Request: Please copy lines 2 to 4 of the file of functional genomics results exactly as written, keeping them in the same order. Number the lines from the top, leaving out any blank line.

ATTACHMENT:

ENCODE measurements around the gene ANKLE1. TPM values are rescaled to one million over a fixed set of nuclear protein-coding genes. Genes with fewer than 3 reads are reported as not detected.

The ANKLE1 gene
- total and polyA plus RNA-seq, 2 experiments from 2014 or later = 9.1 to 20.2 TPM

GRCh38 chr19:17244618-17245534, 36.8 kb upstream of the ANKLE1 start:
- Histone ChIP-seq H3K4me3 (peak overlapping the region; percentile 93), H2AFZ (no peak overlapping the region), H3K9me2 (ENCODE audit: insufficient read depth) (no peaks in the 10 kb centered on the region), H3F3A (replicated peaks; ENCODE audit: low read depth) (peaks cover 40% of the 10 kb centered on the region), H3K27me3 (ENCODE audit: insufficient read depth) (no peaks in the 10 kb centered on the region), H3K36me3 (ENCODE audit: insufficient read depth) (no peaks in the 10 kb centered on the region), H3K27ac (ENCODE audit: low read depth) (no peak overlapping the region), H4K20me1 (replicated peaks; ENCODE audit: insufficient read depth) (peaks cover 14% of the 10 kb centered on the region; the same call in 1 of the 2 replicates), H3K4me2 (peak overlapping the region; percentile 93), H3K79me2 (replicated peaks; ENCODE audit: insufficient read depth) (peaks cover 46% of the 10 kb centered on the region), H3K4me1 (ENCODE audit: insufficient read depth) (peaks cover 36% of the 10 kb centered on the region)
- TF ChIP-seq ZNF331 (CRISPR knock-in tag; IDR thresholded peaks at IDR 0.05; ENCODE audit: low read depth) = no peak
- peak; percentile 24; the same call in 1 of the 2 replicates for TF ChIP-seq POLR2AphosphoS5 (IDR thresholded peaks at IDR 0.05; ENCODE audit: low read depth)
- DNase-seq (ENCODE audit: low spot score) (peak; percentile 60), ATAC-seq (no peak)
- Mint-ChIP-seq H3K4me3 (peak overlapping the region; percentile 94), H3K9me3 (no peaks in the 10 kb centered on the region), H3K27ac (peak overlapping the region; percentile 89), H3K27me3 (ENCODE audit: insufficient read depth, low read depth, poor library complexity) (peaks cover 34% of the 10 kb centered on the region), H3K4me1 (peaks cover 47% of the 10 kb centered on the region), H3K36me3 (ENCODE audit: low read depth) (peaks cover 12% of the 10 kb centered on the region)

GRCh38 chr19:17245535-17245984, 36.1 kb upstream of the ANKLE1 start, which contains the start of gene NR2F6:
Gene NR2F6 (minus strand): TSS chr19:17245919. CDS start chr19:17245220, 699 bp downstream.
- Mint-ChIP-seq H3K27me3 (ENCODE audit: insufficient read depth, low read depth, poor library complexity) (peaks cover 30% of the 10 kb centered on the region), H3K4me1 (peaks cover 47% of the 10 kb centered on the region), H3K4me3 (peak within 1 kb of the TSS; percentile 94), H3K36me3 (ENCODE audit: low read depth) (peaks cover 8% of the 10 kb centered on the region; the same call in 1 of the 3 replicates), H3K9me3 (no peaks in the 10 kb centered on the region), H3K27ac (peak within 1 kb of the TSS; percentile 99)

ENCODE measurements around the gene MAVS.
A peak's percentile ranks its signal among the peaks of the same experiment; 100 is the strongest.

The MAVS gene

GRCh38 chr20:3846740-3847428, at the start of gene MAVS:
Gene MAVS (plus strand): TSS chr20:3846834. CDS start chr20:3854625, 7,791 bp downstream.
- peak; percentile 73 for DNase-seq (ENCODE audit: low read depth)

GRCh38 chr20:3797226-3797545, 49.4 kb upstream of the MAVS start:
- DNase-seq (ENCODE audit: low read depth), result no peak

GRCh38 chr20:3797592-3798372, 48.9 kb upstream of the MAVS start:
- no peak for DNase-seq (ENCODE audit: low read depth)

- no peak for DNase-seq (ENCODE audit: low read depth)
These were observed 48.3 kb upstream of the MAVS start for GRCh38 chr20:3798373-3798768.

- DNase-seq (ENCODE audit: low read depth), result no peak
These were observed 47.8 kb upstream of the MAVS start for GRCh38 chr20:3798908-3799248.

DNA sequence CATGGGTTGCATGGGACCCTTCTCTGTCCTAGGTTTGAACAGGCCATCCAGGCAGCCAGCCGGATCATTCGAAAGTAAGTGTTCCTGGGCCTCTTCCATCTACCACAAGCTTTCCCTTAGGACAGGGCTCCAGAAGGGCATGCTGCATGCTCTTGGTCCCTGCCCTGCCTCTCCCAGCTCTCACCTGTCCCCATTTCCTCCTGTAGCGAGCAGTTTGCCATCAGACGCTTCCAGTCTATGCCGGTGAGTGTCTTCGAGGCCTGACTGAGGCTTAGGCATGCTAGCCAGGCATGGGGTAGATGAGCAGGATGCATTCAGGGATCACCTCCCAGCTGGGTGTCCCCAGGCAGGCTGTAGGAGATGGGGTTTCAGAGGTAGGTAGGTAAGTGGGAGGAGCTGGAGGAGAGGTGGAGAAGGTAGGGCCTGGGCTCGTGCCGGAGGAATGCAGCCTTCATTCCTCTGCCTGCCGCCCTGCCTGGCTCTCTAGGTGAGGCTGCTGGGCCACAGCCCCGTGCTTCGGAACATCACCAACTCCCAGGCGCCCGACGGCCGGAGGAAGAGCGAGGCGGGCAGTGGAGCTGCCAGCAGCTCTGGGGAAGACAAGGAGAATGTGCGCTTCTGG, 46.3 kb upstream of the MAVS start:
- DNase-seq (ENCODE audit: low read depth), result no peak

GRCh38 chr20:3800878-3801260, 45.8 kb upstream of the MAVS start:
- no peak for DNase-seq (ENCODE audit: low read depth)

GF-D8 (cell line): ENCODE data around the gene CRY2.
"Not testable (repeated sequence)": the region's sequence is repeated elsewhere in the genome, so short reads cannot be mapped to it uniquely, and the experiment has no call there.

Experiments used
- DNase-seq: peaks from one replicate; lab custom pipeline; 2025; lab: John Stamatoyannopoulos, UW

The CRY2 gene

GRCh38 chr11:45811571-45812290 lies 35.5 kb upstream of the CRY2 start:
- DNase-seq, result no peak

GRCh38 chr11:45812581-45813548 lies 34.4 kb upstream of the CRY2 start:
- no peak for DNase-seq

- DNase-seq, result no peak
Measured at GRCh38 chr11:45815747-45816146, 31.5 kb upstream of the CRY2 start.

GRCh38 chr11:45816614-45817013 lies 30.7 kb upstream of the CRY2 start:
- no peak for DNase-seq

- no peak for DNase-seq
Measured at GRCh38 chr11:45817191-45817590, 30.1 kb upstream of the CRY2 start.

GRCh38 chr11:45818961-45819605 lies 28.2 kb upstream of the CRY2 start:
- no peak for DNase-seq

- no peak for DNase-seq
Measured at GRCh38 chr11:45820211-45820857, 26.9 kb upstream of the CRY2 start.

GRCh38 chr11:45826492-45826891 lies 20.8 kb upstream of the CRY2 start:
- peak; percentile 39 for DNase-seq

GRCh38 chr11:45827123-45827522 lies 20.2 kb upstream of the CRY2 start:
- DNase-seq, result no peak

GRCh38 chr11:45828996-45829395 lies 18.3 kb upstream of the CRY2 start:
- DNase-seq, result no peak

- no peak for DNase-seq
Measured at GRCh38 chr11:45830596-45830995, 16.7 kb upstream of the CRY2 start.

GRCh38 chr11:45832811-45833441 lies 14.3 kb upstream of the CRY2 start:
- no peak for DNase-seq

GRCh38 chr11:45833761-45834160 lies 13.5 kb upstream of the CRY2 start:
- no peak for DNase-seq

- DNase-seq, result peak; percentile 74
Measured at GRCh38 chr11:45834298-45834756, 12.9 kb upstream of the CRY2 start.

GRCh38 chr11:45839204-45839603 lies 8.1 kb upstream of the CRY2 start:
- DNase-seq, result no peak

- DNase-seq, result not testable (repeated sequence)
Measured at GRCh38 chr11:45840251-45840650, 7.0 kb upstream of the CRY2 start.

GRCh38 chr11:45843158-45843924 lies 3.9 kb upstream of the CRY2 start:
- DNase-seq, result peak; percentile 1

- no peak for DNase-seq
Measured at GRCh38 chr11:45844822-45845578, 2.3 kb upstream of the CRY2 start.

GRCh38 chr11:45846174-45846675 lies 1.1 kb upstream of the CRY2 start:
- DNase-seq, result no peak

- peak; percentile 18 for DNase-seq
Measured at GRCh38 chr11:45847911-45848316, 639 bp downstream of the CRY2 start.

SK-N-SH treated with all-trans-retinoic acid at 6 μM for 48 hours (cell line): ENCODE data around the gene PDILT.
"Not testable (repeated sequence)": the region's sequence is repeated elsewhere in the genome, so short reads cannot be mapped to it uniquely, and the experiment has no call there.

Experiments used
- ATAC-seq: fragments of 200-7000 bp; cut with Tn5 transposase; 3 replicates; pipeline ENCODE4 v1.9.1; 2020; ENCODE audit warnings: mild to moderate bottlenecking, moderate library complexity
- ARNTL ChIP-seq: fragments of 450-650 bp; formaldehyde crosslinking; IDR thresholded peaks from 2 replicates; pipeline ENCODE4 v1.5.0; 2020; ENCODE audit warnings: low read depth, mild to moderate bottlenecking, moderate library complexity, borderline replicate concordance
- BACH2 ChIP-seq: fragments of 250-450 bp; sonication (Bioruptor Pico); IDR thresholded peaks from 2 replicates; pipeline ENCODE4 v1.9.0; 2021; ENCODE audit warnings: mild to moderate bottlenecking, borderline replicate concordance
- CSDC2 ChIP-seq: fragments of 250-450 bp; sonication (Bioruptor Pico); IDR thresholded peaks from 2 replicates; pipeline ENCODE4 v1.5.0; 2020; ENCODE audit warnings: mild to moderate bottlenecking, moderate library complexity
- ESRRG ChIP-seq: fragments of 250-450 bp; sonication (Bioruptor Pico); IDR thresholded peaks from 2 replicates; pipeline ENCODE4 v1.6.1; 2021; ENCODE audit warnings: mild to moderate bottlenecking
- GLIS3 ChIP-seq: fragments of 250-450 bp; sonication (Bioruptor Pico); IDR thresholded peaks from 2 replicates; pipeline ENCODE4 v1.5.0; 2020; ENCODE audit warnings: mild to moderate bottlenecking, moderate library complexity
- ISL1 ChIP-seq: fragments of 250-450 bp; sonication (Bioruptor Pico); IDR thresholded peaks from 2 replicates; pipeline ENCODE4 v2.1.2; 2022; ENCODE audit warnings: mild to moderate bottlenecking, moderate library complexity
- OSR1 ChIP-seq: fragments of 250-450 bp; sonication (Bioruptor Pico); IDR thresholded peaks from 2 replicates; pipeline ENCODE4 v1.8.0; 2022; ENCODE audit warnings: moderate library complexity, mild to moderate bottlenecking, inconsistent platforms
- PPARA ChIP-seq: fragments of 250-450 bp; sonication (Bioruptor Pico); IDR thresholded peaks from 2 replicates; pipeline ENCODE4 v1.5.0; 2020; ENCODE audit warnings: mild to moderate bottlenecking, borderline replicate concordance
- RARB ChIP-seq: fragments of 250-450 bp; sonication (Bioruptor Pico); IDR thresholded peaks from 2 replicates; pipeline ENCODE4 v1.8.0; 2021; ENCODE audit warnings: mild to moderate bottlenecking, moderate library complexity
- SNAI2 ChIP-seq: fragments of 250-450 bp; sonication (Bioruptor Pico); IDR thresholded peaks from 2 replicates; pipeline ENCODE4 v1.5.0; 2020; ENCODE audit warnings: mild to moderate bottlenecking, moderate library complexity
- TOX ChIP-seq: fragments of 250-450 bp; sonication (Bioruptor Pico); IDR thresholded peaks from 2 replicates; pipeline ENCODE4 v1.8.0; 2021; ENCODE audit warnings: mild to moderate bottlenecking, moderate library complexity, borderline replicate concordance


The ANKLE1 gene
- total and polyA plus RNA-seq, 2 experiments from 2014 or later = 9.1 to 20.2 TPM

GRCh38 chr19:17244618-17245534, 36.8 kb upstream of the ANKLE1 start: